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Social Inequalities - SPY00039I

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  • Department: Social Policy and Social Work
  • Module co-ordinator: Dr. Alison Wallace
  • Credit value: 20 credits
  • Credit level: I
  • Academic year of delivery: 2024-25
    • See module specification for other years: 2023-24

Module will run

Occurrence Teaching period
A Semester 2 2024-25

Module aims

Is rising inequality the defining characteristic of the twenty-first century so far? Is social inequality problematic even for those who are socially advantaged? What role does social policy play in reducing or deepening social inequalities? These questions are central to your study on this module. You will explore the relationship between social policy and social inequalities, the patterns of distribution of resources and life chances and how these are reflected in societal outcomes. You will develop your knowledge and understanding of the distributive goals of social policy and examine the ways in which redistribution is facilitated or not through policy in practice. By examining the ways in which inequalities are conceptualised, measured and explained you will consider alternative policy possibilities for achieving redistributive justice in the fields of social protection, employment and taxation. Acquiring skills to critically analyse the ways in which social advantage and disadvantage is shaped, you will investigate contemporary inequalities and make your own comparisons using a range of international data sources.


  • To develop critical awareness of the relationship between inequalities and social policy patterns of resource distribution and their explanation

  • To enable understanding of the origins of policy responses to tackle inequality and to evaluate their success in practice

  • To acquaint students with empirical data sources and the ways in which they can be used to inform understanding of inequalities in national and international context

  • To develop skills in the use of data to test theoretical positions on the societal outcomes of inequalities

Module learning outcomes

On completing this module you will be able to :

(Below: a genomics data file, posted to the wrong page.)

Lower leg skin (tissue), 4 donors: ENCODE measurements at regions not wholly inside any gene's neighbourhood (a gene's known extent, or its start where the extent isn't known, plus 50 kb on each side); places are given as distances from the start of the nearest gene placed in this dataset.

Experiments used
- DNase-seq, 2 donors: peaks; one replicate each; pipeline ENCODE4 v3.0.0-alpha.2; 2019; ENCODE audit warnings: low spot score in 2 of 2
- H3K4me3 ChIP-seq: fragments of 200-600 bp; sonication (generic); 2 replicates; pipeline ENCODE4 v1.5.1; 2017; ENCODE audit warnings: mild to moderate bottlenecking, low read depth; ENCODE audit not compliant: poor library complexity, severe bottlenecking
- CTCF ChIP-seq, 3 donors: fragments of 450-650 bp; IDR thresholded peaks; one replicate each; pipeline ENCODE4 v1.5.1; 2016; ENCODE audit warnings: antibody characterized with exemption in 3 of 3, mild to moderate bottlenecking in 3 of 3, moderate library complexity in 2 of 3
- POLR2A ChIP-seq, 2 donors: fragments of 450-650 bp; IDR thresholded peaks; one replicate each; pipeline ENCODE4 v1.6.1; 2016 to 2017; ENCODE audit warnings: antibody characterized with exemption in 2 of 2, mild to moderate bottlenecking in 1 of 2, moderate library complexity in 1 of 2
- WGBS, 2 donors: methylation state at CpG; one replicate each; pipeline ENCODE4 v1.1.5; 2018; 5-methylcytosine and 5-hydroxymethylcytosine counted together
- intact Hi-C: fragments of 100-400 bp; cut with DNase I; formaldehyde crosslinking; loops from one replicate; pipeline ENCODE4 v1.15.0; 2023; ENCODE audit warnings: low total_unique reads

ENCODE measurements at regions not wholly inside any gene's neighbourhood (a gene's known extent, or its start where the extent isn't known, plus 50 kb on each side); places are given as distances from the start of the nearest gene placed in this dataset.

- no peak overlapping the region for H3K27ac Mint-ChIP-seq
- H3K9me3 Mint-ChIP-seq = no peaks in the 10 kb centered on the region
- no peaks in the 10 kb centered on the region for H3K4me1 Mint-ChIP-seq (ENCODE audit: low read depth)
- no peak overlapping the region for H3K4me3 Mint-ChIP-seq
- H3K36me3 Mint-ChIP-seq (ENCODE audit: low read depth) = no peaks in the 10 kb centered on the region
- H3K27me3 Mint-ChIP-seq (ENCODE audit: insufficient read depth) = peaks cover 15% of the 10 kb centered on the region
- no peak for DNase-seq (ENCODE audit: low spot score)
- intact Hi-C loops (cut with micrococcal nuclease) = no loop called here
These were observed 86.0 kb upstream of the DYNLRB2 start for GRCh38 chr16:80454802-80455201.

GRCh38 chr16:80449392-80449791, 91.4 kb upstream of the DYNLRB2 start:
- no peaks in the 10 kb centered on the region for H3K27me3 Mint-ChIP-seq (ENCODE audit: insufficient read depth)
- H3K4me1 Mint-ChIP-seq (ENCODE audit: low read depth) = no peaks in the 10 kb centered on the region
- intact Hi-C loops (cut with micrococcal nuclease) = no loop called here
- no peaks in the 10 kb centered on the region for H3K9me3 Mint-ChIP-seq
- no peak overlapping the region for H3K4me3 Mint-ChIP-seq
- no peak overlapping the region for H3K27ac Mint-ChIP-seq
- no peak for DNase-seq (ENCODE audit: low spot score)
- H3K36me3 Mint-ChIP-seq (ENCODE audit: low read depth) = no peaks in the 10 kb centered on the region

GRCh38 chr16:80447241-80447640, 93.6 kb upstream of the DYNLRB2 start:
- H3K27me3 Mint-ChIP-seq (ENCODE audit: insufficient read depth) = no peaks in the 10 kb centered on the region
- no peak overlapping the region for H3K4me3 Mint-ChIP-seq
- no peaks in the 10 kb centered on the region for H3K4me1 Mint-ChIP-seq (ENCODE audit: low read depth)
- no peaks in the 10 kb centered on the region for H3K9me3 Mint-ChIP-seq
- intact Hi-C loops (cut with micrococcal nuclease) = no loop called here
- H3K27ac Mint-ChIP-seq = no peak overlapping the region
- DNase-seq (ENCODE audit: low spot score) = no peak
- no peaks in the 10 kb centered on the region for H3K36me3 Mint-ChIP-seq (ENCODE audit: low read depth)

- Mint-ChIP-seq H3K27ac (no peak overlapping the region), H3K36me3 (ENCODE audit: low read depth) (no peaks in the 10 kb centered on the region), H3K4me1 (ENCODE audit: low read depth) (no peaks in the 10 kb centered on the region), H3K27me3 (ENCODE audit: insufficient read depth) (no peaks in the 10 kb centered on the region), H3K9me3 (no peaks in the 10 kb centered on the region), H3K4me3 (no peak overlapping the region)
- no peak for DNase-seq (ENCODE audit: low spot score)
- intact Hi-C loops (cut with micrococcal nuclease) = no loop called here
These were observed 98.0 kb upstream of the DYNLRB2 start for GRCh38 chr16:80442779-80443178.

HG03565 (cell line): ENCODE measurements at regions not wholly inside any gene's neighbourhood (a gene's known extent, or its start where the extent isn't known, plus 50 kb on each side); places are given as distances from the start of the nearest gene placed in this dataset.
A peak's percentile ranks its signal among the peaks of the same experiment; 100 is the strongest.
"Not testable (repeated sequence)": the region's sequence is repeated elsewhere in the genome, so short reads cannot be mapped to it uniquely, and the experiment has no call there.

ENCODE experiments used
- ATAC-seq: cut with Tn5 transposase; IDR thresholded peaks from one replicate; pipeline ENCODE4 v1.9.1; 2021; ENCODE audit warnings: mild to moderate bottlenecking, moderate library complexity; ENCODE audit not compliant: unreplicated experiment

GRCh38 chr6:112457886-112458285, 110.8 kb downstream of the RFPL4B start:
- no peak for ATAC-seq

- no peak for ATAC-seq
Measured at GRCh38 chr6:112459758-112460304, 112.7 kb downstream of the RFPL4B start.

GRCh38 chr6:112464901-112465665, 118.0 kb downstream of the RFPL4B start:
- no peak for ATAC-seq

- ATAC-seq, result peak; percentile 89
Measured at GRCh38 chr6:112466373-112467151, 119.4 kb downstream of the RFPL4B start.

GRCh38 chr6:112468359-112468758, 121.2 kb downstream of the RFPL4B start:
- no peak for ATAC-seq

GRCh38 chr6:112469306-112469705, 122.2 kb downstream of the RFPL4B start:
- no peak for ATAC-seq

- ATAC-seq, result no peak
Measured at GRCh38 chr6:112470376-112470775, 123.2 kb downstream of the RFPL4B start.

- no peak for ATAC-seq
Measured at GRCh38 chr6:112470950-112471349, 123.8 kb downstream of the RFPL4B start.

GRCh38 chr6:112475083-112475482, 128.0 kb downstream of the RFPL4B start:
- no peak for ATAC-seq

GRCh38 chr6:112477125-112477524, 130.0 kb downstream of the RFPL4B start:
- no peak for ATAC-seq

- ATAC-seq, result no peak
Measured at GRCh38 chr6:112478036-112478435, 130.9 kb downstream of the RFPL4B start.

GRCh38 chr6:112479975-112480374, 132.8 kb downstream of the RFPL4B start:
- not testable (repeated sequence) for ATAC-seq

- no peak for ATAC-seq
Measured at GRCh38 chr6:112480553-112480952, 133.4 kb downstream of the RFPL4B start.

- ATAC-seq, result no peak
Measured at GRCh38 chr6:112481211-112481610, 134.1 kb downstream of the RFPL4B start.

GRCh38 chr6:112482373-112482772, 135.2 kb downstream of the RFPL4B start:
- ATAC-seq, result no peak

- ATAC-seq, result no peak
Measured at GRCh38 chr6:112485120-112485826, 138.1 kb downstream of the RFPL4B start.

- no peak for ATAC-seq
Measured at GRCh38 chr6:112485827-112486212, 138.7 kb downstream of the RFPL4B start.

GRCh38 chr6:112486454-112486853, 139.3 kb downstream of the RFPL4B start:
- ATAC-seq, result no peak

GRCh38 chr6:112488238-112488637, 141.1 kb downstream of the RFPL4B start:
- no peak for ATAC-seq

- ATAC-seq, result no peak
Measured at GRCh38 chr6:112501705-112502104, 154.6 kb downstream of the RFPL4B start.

• Utilise key concepts and theories in the analysis, evaluation and explanation of social inequalities and their policy context

  • Identify and critically assess the ways in which different approaches to the understanding of social inequalities influences policy development

  • Investigate inequalities in differing policy domains, assess empirical evidence and produce reasoned accounts of social policy enquiry

  • Evaluate and deploy different conceptualisations and measurements of inequalities in the UK and comparative context

  • Communicate knowledge and ideas effectively using written and data presentation techniques


Task Length % of module mark
Data interpretation exercise
N/A 40
Policy blogs (portfolio)
N/A 60

Special assessment rules



Task Length % of module mark
Data interpretation exercise
N/A 40
Final Essay
N/A 60

Module feedback

Feedback will be given in accordance with the University Policy on feedback in the Guide to Assessment as well as in line with the School policy.

Indicative reading

  • Atkinson, A. (2015) Inequality, What can be done? Harvard University Press

  • Byrne, B., Alexander, C., Khan, O., Nazroo, J. and Shankley, W. (2020) Ethnicity, Race and Inequality in the UK, State of the Nation, Bristol, Policy Press

  • Dean, H. and Platt, L. (eds) (2016) Social Advantage and Social Disadvantage, Oxford, Oxford University Press

  • Dorling, D. (2017) Peak Inequality, Britain’s ticking timebomb, Bristol, Policy Press

  • Evans, M. (2017) The persistence of gender inequality, Cambridge, Polity

  • Payne, G. and Harrison, E. (2020) Social Divisions: Inequality and Diversity in Britain, Bristol, Policy Press

  • Platt, L. (2022) Inequality, Cambridge, Polity

The information on this page is indicative of the module that is currently on offer. The University is constantly exploring ways to enhance and improve its degree programmes and therefore reserves the right to make variations to the content and method of delivery of modules, and to discontinue modules, if such action is reasonably considered to be necessary by the University. Where appropriate, the University will notify and consult with affected students in advance about any changes that are required in line with the University's policy on the Approval of Modifications to Existing Taught Programmes of Study.